Charley Hull 'a world beater', says Tony Jacklin

Charley Hull

Teenager Charley Hull will become one of the "true greats" of golf, according to former Open champion Tony Jacklin.

Hull, 17, has finished second in five of six events in her first professional season on the Ladies European Tour and is third in the rankings.

"I knew as soon as I saw her play that she is a world beater," Hull's mentor Jacklin told BBC Sport.

"Nothing is going to stop this girl, if she stays healthy. It's not very often you see this kind of talent."

Hull was only nine years old when she revealed her potential by winning the Ladies' Golf Union's Health Perception Championship at Turnberry in 2005.

The Kettering youngster had an outstanding amateur career, reaching third in the world rankings and earning a call-up to the British & Irish team that beat the USA in last year's Curtis Cup.

And, having finished 18th at the British Masters and 38th at the LPGA Kraft Nabisco Championship, Hull was given a conditional card for this year's European Tour.

She was second in her first five events and missed out on the title at the German Open when she lost a

Hull befriended 68-year-old Jacklin, at the 2012 British par-three tournament and has stayed with the 1969 Open Champion at his home in Florida.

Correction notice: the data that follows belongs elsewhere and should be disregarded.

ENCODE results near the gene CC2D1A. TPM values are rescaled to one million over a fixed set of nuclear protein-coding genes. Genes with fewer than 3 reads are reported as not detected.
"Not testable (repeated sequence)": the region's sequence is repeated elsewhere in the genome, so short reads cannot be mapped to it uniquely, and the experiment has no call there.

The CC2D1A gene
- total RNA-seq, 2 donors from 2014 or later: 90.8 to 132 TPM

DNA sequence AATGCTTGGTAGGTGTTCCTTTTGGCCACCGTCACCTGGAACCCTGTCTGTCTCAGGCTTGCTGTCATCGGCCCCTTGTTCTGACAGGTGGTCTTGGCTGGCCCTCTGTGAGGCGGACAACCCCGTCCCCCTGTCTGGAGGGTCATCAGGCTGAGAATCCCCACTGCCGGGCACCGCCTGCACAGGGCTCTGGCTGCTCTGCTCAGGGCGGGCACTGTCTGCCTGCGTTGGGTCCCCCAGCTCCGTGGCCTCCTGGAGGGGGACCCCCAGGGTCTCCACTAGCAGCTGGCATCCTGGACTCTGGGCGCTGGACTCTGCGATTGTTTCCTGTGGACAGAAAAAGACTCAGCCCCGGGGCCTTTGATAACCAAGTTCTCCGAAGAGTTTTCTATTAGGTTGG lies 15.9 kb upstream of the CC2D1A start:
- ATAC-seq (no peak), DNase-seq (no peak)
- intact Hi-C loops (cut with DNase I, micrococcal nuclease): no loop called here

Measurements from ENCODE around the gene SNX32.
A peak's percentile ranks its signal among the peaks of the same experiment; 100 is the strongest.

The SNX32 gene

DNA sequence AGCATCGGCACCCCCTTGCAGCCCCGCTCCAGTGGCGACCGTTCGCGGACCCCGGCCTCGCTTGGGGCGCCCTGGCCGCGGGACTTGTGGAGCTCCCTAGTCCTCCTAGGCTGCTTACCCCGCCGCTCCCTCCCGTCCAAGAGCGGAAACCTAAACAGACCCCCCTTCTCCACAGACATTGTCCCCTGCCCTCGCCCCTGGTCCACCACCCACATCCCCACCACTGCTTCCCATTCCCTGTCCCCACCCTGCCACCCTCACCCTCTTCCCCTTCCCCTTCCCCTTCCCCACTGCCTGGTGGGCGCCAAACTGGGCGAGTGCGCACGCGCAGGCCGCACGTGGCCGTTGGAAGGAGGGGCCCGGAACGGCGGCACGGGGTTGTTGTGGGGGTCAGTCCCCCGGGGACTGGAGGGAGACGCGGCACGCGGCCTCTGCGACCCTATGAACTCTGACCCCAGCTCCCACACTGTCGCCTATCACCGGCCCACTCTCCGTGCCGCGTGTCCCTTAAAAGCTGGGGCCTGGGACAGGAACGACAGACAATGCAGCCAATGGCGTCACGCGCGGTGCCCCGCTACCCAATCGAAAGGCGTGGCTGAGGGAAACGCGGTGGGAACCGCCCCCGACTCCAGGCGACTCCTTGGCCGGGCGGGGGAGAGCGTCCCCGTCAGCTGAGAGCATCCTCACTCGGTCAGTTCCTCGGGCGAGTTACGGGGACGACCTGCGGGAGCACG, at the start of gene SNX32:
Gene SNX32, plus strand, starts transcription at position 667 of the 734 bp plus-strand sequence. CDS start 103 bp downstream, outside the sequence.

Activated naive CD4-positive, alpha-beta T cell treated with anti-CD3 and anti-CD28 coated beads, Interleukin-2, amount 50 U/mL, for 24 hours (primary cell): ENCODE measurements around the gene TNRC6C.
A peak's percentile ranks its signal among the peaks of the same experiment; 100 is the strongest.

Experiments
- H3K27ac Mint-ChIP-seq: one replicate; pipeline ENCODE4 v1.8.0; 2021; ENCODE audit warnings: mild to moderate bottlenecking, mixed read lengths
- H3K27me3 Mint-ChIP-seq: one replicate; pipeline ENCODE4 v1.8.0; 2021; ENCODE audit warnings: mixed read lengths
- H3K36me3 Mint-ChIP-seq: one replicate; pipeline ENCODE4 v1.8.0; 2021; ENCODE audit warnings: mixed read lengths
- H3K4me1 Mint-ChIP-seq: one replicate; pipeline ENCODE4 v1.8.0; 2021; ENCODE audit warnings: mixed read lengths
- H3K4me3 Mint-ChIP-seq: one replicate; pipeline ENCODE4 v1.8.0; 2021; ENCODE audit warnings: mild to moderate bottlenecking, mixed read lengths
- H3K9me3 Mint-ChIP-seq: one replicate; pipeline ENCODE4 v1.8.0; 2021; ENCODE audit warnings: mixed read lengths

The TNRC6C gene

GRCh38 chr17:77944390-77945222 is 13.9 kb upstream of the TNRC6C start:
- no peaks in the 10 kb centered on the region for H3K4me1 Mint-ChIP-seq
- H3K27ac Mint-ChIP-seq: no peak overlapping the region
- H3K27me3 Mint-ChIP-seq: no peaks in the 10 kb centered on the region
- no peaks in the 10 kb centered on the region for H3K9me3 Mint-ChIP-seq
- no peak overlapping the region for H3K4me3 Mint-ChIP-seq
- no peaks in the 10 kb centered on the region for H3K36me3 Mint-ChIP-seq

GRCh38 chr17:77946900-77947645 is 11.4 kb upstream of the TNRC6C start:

"She's a precocious talent and just a great kid," said Scunthorpe-born Jacklin, who is the most successful European Ryder Cup captain of all time and also the 1970 US Open winner.

"Her work ethic is unbelievable. I think this is just the tip of the iceberg. If she stays well she'll be one of the true greats that there has ever been.

"There's so many ways to mess up if you're not careful. You've just got to keep your head on straight.

"I've been 50 years a pro and I've seen almost everything. The key is not playing too much and staying fresh mentally."

Jacklin says it is a "foregone conclusion" that Hull will become Europe's youngest ever player at the 2013 Solheim Cup, but believes she will need to move to America at some point to further her career.

"There's no doubt about that. The error of my ways was I tried to live in the UK," he said.

"I realised too late that the advice I was getting wasn't about me, it was about the people who were looking after me.

"My career might have gone on a lot longer had I moved here and still supported golf in Britain."